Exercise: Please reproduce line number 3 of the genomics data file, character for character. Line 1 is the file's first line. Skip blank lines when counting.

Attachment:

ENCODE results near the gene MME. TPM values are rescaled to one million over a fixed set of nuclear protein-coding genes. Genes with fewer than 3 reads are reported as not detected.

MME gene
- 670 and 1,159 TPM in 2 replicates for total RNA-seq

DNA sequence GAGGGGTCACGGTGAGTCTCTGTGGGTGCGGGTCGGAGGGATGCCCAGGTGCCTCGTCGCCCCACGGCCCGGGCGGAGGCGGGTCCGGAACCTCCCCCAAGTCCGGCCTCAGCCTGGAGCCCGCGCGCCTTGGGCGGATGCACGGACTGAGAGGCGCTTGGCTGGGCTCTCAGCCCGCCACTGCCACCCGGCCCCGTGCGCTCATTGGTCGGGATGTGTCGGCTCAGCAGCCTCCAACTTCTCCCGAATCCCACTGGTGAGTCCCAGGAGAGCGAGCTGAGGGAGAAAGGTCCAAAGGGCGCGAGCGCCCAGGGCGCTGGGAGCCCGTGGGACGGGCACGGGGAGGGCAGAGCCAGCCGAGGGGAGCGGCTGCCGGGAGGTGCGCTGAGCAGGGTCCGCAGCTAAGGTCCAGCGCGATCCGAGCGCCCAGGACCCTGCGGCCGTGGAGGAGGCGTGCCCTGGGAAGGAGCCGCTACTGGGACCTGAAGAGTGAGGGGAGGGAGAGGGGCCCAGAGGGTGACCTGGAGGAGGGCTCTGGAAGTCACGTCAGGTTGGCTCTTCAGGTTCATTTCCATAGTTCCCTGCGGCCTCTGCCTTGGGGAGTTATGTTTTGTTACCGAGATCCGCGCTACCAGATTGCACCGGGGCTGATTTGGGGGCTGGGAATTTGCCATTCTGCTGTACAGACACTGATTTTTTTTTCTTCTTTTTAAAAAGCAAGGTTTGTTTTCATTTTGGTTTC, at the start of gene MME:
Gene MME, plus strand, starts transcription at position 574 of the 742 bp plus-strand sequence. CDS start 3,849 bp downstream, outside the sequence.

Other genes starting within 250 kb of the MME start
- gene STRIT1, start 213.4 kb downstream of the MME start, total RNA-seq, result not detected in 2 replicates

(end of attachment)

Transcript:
- 670 and 1,159 TPM in 2 replicates for total RNA-seq